Respiratory Medicine is one of the two major specialties of acute General Internal Medicine (GIM). Approximately 30% of all acute admissions in GIM are for a primary respiratory problem and respiratory physicians are essential and major contributors to the acute medical take in all acute hospital trusts. Respiratory Medicine has a close relationship with Critical Care Medicine.
Most respiratory physicians supervise non-invasive ventilation in the support of patients with acute respiratory failure in the High Dependency Unit environment, and many have sessions helping to run Intensive Care services and expertise in the management of the Adult Respiratory Distress Syndrome. Respiratory physicians have considerable technical skill and have expertise in cardiopulmonary physiology. They also run lung function laboratories in most hospitals for the interpretation of complex lung function testing, a cornerstone of respiratory diagnosis.
In the outpatient setting, respiratory physicians run the services for lung cancer and tuberculosis in most Trusts. They are referred patients with a vast range of pulmonary and non-pulmonary conditions, the latter since the lung is involved in many non-pulmonary systemic conditions. A large percentage of their outpatient work involves the investigation, diagnosis and management of patients referred with non-specific complaints of chest pain, cough and breathlessness. Given these unknown causes, most respiratory physicians have considerable expertise in dealing with diagnostic uncertainty. For this reason, they are often a port of call for other medical practitioners when there are other more general and non-specific symptoms for which a diagnostic explanation is elusive.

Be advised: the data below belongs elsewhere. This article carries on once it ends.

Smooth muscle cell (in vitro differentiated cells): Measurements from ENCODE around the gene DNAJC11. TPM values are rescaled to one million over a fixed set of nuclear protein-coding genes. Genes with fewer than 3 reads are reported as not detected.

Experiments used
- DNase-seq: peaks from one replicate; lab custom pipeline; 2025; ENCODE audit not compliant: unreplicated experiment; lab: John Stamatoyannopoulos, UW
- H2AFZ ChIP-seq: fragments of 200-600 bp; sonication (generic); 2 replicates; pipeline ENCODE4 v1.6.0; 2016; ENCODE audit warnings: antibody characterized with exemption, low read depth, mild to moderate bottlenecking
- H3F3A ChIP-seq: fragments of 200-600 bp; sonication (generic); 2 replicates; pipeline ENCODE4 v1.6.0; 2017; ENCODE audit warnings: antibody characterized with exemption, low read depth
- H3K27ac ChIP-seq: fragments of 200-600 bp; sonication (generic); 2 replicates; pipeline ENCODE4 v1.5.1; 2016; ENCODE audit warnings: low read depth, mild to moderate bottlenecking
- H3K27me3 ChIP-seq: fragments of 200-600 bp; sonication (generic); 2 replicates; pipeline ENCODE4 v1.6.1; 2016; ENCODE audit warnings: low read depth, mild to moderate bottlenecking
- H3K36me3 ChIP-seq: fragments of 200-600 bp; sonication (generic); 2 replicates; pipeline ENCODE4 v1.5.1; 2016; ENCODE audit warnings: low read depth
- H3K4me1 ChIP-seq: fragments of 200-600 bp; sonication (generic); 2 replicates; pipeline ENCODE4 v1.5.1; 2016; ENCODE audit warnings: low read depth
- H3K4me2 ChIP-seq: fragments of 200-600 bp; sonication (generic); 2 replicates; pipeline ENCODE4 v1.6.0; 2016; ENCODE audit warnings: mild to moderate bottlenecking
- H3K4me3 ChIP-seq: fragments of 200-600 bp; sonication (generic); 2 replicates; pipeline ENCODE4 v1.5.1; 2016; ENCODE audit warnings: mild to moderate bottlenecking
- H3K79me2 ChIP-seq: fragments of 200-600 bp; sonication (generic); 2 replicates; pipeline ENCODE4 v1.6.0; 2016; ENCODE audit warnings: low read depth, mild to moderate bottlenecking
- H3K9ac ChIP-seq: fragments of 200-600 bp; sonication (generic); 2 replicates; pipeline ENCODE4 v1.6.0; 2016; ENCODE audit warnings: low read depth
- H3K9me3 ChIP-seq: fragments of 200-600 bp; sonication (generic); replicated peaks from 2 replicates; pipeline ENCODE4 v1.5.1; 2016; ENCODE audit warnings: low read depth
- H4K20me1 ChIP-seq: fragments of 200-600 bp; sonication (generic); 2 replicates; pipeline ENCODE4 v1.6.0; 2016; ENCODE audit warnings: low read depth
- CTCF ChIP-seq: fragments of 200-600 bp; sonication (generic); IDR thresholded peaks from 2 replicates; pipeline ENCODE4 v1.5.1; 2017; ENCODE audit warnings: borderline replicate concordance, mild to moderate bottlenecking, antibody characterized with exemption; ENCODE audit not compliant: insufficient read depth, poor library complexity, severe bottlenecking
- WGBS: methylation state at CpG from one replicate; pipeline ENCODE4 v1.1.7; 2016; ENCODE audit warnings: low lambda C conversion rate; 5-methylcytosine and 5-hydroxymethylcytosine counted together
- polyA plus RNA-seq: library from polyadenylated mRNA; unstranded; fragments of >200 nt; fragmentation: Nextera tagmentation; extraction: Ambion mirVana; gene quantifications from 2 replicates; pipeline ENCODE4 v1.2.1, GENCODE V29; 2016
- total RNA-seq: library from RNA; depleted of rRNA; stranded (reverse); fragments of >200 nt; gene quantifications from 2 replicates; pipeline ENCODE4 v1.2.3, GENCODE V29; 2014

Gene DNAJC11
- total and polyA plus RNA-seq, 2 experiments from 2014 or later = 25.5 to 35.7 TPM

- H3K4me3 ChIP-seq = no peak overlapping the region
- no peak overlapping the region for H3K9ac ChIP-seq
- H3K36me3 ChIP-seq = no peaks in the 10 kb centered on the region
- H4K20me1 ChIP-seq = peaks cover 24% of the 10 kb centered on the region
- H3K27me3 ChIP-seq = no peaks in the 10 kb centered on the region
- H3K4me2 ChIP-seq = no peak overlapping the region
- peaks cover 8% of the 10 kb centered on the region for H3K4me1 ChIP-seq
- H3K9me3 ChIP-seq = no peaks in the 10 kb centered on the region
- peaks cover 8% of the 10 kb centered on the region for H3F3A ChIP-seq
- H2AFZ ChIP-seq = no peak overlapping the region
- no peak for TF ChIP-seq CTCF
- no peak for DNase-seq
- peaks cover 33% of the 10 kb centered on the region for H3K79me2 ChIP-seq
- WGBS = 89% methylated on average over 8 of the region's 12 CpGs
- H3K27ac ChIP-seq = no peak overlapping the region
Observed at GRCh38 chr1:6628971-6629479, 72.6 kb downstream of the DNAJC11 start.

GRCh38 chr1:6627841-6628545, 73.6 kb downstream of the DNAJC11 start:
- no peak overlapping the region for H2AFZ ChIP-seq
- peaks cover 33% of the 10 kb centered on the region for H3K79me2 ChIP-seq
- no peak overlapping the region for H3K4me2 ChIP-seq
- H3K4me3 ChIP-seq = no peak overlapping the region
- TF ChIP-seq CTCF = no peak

Entry into Respiratory Medicine training is possible following successful completion of both a foundation programme and a core training programme. The two core programmes for Respiratory Medicine are:
- Internal Medicine Training (IMT)
- Acute Care Common Stem - Internal Medicine (ACCS-IM)
A new curriculum for dual training in Respiratory Medicine and Internal Medicine was implemented in August 2022. Trainees already in training in 2022 will need to transfer to the new curriculum unless in their final year of training. Please see our transition page for further information.
The curriculum for each specialty defines the process of training and the capabilities needed for the award of a certificate of completion of training (CCT). The curriculum includes the assessment system for measuring trainees’ progress, comprising workplace based assessment and knowledge based assessment. Information on the Specialty Certificate Examination (SCE) in Respiratory Medicine can be found on the MRCP(UK) website.
A new curriculum has been approved by the GMC and implemented in August 2022.
The previous curriculum for Respiratory Medicine appears below. Earlier versions of the curriculum are no longer available online but copies can be requested from firstname.lastname@example.org.
The ARCP decision aid for each specialty defines the targets that have to be achieved for a satisfactory ARCP outcome at the end of each training year. This is the ARCP decision aid for the new 2022 curriculum:
The decison aid below should be used for trainees remaining on the previous curriculum.
The SAC has produced the following guide for training programme directors, supervisors and trainees to support the implementation of the new curriculum.
The guidance below provides information on the minimum training requirements for acquiring competencies in pulmonary hypertension, lung transplantation and cystic fibrosis in the 2010 curriculum.